Someone else I’ve never really taken to is the GZRs. They’re dicks, and that’s not me being unkind, that’s actually their gimmick. And, for some reason, being dicks has made them babyfaces to the PROGRESS (and, it seems, other companies’) fans. I just don’t get it. But I did really, really enjoy this match, and the GZRs were responsible for their fair share of that. Whether it was the impromptu performance of YMCA (which Kirby joined in with, and Rampage absolutely did not), the introduction of baby oil and a plunger, or Tom Irvin’s mid-match exhibition of beat-boxing to prove he wasn’t a UKIP racist any more (it’s a long story), the official photos of the match show me with a permanent grin on my face. Job done, lads.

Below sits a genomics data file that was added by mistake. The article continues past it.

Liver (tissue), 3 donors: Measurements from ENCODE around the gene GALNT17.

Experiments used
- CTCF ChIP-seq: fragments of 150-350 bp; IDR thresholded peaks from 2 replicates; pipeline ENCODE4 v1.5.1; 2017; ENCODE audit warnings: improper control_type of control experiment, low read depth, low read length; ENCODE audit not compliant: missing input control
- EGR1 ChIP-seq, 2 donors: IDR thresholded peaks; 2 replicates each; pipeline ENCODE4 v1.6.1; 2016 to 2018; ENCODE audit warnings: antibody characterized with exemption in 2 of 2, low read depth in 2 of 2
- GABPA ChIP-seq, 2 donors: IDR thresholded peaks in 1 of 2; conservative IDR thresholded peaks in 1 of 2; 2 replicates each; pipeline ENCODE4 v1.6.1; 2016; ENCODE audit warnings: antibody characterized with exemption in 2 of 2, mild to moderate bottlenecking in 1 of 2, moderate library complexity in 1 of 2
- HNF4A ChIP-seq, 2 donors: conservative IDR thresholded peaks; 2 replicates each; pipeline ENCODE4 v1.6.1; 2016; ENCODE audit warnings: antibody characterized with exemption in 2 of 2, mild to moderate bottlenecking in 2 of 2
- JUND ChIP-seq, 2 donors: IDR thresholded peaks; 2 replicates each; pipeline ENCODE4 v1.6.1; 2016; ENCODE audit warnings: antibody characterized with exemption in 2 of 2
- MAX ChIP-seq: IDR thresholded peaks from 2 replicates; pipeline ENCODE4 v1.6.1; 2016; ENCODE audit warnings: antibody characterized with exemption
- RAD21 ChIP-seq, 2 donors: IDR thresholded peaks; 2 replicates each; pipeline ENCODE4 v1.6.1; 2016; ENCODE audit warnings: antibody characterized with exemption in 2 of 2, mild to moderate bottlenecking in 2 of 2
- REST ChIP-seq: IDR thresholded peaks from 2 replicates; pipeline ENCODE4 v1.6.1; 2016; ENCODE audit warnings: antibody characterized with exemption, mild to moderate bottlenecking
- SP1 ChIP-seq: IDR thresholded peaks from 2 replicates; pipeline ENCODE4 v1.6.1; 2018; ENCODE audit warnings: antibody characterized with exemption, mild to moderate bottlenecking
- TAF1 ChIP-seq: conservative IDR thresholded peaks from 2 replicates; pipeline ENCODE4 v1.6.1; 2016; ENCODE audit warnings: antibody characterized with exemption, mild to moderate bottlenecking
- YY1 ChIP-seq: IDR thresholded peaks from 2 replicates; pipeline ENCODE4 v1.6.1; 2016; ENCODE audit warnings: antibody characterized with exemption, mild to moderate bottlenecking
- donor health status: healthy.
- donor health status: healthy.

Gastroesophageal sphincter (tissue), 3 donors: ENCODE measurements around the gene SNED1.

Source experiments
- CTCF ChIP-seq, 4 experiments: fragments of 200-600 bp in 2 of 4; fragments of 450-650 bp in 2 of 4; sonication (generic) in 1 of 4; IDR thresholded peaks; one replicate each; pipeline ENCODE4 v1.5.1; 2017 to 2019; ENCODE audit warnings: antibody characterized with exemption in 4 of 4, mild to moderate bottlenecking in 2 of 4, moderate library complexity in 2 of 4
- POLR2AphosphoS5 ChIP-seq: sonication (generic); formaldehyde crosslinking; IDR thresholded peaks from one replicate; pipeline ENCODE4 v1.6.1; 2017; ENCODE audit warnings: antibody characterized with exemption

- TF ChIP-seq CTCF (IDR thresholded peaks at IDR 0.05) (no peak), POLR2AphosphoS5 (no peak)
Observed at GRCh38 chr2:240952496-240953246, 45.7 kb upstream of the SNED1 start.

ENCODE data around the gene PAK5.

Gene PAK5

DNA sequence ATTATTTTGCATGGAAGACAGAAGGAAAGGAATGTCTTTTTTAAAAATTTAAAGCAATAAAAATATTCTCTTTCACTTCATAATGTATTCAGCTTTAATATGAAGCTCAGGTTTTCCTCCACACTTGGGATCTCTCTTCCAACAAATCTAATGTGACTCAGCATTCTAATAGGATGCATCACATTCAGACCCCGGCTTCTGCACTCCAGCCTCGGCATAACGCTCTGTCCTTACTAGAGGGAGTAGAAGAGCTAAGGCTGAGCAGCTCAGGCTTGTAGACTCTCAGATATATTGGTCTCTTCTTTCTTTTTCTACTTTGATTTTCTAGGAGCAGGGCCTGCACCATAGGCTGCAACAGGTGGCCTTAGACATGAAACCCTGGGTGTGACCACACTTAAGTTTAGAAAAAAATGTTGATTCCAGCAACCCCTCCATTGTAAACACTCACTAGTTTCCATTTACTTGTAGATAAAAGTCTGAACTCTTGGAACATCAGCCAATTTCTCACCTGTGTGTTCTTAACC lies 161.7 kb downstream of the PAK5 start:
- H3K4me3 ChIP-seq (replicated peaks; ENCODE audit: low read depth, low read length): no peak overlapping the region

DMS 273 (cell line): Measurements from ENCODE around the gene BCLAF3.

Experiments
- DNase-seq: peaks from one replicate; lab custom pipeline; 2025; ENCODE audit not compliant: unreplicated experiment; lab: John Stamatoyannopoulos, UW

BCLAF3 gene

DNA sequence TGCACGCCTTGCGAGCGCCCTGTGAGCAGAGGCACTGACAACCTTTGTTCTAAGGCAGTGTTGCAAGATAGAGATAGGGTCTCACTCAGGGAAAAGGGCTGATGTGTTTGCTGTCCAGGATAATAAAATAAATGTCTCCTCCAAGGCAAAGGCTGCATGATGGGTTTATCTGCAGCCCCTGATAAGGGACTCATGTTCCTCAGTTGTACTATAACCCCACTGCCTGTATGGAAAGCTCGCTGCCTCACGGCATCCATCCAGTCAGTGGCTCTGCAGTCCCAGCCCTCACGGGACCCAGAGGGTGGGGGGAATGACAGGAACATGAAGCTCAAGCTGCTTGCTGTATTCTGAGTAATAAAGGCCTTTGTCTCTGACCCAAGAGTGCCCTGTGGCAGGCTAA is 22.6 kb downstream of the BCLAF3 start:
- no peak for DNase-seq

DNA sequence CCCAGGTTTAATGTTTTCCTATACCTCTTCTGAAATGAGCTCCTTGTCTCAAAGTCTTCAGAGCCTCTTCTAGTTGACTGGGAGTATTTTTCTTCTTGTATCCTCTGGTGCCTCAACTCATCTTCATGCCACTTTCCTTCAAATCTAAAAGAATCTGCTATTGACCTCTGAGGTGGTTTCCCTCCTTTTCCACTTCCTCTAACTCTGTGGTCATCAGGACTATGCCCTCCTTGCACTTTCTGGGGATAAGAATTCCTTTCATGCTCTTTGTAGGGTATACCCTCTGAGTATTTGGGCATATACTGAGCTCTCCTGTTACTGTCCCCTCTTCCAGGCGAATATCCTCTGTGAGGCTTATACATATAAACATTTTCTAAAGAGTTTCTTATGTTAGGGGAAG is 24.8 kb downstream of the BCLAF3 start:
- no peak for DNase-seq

The GZRs won, not that it matters, when Brown walked out on his partner after having baby oil spat in his face (accidentally by Kirby, who wrestled the second half of the match with the plunger stuck on his head), and all four got a standing ovation from the crowd.
And that was the show. Eventful, funny, action-packed, and a bargain at £10 (although they put the prices up for the next one, the cheeky blinders). I may not be a PROGRESS guy, although I imagine I’ll still make the odd show here and there, if the line-up intrigues me, but I am DEFINITELY an ENDVR man. As I said, I’ll be front row at ENDVR 13, and with one of those rare newbies in tow, too, and I’ll try and be front row for every show after that. It’s nice when you find your thing. I’ve found it over in east London at Lucha Britannia, and I think I’ve found it in north London at ENDVR. If you haven’t found yours yet, give ENDVR a go. It’s well good.